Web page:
Russian, Chinese and Mongolian national flags set on armored vehicles develop in the wind during a military exercises on training ground "Tsugol", about 250 kilometers (156 miles ) south-east of the city of Chita during the military exercises Vostok 2018 in Eastern Siberia, Russia, Thursday, Sept. 13, 2018. The weeklong Vostok (East) 2018 maneuvers launched Tuesday span vast expanses of Siberia and the Far East, the Arctic and the Pacific Oceans. They involve nearly 300,000 Russian troops along with 1,000 Russian aircraft and 36,000 tanks and other combat vehicles. (AP Photo/Sergei Grits)
Last month, Russia launched a large-scale series of training exercises known as Vostok (Eat). Like last year’s Zapad (West) drills, these exercises approximate a large-scale conflict on one side of Russia’s expansive territorial claims. These drills are usually quite the spectacle, with Russian officials making a habit of lying about how large (or small) the exercises will be, and with embarrassing mistakes like a Russian helicopter firing rockets at journalists last year.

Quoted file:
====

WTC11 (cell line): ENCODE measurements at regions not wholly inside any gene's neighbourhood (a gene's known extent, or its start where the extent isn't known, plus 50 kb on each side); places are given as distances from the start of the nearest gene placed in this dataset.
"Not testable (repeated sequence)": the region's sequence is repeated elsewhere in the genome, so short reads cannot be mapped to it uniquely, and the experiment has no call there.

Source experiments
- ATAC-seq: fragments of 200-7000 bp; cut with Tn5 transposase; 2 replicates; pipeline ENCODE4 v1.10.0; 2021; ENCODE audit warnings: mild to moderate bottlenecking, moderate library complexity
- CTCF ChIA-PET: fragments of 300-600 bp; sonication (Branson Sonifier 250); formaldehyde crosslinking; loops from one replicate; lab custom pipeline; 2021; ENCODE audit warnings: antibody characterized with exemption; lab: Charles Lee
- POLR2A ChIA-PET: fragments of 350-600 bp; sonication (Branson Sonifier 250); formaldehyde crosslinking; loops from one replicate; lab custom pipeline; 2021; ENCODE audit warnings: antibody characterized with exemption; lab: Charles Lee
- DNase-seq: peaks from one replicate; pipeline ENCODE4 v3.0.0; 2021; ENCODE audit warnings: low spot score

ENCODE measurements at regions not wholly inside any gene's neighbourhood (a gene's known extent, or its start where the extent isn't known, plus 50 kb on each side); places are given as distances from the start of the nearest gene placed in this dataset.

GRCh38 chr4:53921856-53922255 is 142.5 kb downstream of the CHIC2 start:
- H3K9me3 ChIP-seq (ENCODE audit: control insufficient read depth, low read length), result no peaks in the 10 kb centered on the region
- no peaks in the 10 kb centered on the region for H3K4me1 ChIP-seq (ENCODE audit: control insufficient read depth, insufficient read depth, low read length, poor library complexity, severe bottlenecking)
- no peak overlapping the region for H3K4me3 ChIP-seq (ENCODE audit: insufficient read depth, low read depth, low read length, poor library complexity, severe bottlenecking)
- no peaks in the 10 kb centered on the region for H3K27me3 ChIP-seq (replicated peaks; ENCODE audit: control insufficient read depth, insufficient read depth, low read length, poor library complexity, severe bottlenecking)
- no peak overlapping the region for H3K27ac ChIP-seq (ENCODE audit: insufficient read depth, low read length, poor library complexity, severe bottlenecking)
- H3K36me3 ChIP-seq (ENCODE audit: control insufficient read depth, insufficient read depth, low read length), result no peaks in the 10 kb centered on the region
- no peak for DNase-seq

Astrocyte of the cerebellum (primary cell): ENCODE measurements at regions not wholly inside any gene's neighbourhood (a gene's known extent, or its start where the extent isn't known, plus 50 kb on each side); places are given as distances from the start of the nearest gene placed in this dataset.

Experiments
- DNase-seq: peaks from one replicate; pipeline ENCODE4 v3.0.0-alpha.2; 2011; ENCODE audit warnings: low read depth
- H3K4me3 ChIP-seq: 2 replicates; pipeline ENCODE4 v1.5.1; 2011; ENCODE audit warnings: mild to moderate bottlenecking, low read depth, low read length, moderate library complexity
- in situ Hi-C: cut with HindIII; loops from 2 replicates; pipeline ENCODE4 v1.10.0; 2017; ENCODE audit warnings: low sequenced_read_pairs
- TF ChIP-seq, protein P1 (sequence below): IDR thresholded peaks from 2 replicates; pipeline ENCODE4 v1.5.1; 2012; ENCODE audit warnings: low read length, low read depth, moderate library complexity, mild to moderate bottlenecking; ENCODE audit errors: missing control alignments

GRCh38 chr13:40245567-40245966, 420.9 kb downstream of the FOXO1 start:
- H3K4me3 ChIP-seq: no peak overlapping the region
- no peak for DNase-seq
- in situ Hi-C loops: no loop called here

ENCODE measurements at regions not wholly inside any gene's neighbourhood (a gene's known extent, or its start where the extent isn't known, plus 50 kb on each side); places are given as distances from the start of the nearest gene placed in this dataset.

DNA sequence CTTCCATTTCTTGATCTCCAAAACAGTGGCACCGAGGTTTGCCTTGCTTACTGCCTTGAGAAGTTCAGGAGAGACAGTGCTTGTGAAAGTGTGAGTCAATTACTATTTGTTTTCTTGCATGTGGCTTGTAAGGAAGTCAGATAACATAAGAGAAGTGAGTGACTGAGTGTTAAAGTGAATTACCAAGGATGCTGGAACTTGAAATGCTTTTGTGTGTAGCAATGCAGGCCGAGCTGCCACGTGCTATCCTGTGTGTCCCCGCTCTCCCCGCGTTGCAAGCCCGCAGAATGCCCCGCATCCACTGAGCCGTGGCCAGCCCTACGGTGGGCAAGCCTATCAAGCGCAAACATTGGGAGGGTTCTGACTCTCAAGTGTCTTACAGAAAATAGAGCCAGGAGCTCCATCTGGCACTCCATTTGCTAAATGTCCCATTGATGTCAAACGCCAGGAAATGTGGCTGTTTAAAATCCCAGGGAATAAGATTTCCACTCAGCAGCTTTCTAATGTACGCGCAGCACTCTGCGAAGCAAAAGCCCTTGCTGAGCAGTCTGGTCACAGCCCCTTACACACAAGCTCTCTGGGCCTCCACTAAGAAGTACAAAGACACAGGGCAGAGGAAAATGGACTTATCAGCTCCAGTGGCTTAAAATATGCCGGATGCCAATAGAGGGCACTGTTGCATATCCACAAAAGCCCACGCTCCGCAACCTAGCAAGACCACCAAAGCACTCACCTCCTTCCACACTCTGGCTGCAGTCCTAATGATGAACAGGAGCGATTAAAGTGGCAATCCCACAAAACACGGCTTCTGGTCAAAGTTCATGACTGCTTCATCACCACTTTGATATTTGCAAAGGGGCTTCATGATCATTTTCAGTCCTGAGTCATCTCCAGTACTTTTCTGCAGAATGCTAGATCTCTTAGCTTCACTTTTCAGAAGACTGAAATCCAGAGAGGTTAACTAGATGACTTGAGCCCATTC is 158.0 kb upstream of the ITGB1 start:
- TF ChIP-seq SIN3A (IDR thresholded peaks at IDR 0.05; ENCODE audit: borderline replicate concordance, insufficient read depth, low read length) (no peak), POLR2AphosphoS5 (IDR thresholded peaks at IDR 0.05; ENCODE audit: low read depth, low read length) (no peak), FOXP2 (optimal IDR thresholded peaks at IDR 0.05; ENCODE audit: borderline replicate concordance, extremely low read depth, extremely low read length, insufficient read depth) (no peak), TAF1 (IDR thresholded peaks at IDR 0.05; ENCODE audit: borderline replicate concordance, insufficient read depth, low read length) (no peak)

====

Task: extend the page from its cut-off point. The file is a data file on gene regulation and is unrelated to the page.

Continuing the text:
Despite such setbacks, these drills do tend to be an impressive display of Russia’s latest and greatest military capabilities. Vostok drew particular interest from the international community because China, another of America’s competitors, opted to participate. China has the largest standing army in the world and a rapidly expanding Navy. Technological and logistical limitations, however, prevents China from asserting its large military as leverage beyond its borders. China is also severely lacking in operational experience, something they hope to offset through joint training operations with Russia and increased drone flights over the Middle East.
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